Deep-Rooted Plants Help Slow Down Climate Change, Says a Soil Scientist from RUDN University

Deep-Rooted Plants Help Slow Down Climate Change, Says a Soil Scientist from RUDN University

A soil scientist from RUDN University found out that plants with deep root systems promote the storage of organic carbon in the soil. This, in turn, can help reduce the concentration of CO2 in the atmosphere and mitigate climate change.

Global climate change is caused by greenhouse gases (mainly carbon-containing) that are accumulated in the atmosphere. A major part of carbon is consumed by plants in the form of CO2 and gets into the soil after the plants die and decay. Then, some carbon returns to the atmosphere with gases, and some is stored in the soil in the form of organic waste. A scientist from RUDN University suggested a way to increase carbon retention in the soil.

“The ability of soils to store organic carbon can help mitigate the consequences of global climate change. That is why it is important to find ways to increase the retention of organic matter in the soil. For several years now researchers have been focusing on promoting the storage of organic carbon in the topsoil, while its retention in deeper layers (especially in ones below 1 m) remained understudied. However, judging by the biochemical conditions in these layers, one can assume that it should take the organic matter much longer to decompose there. Thus, deeper layers could retain carbon more efficiently,” said Yakov Kuzyakov, a Ph.D. in Biology, and the Head of the Center for Mathematical Modeling and Design of Sustainable Ecosystems at RUDN University.

Perennial deep-rooted plants are one of the ways to transport carbon to deep soil layers. Their roots loosen the soil, emit CO2 into it, feed symbiotic bacteria that live on their surface, and then die. The team studied three perennial plant species that affect the deposition of organic matter in deep soil layers: alfalfa (Medicago sativa), intermediate wheatgrass (Thinopyrum intermedium), and whole-leaf rosinweed (Silphium integrifolium). These plants belong to different families (Leguminosae, Poaceae, and Asteraceae, respectively), but all have roots that are over five meters long.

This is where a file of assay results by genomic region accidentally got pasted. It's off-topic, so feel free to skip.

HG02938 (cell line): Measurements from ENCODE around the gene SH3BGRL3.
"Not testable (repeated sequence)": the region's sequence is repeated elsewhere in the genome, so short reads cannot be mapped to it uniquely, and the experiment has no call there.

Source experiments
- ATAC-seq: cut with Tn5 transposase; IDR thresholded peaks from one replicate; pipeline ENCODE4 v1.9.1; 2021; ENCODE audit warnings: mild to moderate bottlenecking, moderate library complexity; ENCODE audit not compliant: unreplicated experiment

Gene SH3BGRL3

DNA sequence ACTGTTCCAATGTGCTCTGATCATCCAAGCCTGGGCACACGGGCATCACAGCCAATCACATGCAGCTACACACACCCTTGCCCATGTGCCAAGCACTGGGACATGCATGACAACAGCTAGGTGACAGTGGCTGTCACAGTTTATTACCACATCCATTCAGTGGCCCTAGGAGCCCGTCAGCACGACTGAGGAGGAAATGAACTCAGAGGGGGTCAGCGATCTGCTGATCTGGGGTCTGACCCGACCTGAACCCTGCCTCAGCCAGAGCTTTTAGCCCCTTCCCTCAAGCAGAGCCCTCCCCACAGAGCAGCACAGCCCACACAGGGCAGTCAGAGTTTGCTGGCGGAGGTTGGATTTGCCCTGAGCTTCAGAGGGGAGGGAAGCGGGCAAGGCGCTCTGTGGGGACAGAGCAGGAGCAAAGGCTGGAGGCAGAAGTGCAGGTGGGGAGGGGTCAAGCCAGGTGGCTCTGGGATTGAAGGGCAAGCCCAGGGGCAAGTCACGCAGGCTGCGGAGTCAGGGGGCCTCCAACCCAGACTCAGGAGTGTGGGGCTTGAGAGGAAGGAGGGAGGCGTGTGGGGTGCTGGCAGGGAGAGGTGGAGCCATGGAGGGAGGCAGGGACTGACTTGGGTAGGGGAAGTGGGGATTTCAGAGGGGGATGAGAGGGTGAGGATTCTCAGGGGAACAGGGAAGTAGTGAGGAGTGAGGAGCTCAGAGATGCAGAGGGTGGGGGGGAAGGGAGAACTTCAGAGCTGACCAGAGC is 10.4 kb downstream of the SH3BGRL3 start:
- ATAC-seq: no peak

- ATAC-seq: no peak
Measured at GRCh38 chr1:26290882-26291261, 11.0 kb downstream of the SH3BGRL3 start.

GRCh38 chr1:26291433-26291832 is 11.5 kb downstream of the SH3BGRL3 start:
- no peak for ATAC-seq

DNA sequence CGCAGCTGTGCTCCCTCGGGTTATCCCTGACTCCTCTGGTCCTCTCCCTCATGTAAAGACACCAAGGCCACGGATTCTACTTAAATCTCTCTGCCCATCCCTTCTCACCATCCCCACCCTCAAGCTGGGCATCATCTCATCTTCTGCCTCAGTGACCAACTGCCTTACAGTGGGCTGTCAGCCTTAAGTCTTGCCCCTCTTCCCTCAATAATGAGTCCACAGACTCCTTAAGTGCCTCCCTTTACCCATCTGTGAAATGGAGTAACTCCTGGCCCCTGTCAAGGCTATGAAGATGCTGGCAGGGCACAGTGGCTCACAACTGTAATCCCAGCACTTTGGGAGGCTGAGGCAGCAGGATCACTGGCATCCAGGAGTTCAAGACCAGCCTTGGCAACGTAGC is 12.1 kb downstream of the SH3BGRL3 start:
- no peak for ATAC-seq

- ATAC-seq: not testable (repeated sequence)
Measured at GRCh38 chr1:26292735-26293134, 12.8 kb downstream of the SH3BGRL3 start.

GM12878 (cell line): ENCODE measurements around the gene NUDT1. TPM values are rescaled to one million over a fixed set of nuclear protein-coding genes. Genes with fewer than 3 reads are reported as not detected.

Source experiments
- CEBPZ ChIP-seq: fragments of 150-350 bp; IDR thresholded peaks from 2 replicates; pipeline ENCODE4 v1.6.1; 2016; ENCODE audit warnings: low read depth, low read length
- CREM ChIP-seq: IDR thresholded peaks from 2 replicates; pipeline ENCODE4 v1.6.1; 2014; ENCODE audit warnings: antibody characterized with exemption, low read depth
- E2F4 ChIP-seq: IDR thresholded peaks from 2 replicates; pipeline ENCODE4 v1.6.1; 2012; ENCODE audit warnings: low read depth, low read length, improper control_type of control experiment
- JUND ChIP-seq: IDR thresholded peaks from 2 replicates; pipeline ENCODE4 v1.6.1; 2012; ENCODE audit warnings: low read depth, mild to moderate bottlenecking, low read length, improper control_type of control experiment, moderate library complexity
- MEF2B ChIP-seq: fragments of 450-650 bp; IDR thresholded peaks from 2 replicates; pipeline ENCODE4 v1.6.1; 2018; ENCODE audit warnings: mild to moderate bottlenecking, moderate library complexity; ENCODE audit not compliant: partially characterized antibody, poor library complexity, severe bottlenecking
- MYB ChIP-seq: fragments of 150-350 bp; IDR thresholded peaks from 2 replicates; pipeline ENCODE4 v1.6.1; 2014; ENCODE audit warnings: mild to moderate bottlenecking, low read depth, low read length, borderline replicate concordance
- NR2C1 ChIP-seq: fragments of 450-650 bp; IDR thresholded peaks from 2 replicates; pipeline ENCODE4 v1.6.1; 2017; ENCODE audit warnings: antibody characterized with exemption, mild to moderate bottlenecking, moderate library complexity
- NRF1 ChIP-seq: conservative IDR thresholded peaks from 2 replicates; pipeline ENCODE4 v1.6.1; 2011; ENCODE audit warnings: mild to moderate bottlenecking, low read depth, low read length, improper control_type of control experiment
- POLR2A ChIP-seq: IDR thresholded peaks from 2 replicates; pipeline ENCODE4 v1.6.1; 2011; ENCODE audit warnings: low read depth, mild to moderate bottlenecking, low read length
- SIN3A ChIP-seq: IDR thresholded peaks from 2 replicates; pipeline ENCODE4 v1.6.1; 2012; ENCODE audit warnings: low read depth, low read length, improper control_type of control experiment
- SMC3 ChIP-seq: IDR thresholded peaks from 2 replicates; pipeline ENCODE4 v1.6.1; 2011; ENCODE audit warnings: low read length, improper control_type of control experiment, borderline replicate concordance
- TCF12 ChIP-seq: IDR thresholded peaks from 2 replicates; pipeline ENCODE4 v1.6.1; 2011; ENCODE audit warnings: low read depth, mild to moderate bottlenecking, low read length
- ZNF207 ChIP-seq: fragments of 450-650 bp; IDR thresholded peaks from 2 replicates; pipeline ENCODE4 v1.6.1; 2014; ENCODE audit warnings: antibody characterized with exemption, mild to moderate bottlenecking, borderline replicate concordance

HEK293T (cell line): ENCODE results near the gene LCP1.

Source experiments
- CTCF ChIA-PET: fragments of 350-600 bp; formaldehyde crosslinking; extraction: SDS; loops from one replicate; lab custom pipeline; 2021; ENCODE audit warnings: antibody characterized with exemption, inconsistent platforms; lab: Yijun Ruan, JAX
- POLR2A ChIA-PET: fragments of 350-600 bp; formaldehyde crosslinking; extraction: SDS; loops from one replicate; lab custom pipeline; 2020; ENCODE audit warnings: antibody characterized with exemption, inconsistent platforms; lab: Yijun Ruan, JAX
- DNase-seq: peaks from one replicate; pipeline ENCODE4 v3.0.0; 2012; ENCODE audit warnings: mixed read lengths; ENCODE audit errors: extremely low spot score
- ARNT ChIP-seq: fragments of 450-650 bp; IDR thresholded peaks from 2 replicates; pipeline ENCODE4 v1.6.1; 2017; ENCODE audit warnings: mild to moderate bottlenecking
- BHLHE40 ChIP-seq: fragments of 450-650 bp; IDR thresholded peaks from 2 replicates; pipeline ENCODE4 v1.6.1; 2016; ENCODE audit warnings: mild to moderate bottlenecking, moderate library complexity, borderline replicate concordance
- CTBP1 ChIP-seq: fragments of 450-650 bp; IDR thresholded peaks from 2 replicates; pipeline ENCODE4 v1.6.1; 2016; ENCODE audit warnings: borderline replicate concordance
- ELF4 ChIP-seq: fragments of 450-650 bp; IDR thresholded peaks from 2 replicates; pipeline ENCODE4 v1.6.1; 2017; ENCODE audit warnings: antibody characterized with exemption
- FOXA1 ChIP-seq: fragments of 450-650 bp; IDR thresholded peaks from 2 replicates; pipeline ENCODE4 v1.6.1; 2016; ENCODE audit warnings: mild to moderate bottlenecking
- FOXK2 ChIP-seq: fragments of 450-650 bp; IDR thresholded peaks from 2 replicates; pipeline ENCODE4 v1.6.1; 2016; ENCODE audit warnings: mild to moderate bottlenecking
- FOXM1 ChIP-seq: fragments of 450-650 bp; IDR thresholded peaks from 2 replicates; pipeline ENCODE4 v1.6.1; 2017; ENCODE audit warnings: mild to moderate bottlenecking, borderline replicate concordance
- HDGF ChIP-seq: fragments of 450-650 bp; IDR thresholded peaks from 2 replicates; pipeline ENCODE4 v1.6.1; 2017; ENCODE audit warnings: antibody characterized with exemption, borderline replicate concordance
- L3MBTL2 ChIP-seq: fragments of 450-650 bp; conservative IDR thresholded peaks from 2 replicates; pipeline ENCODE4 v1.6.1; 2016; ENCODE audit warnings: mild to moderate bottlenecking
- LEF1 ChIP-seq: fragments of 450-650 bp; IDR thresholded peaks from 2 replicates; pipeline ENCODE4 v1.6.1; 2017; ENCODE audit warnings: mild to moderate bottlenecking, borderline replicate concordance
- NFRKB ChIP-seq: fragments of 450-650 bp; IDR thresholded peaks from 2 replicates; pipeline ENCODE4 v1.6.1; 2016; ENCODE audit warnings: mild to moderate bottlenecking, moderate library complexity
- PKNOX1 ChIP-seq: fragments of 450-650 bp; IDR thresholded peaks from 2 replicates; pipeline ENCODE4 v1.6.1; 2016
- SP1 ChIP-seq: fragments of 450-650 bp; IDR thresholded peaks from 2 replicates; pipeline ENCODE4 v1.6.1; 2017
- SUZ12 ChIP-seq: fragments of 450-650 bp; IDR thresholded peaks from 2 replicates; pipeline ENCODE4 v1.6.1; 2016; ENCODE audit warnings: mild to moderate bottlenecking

The team planted the test species in four-meter high transparent containers to monitor the growth of their root systems and take soil and root samples at different levels. To follow the movement of the organic matter in the plants and microorganisms, the scientists used isotopic labeling. The leaves of the plants were submerged into a liquid solution with a rare carbon isotope 13C. The plants soaked it up, and 13C replaced 12C that is much more common in plant tissues. Several days after that, the team took soil and root samples from seven different layers, from 0 to 3.6 m deep, and measured the amount of 13C to understand the movement of carbon in each plant and the soil.

In all cases, the deeper a sample was taken, the less carbon was retained. Alfalfa showed the best carbon retention results at the depth of 3.6 m: 8% of all consumed volume, compared to 2.5% and 2.7% in wheatgrass and rosinweed, respectively. In all three species, the main source of carbon in deep soil layers was dead plant cells. While on the surface dead organisms decay and emit carbon-containing gases, deep in the soil carbon turns out to be stabilized by them.

“We managed to confirm that even small carbon intake is stabilized in deep soil layers. Therefore, deep-rooted plants (especially alfalfa) can potentially be used to retain and store carbon in the soil,” added Yakov Kuzyakov.

The results of the study were published in the Soil Biology and Biochemistry journal.

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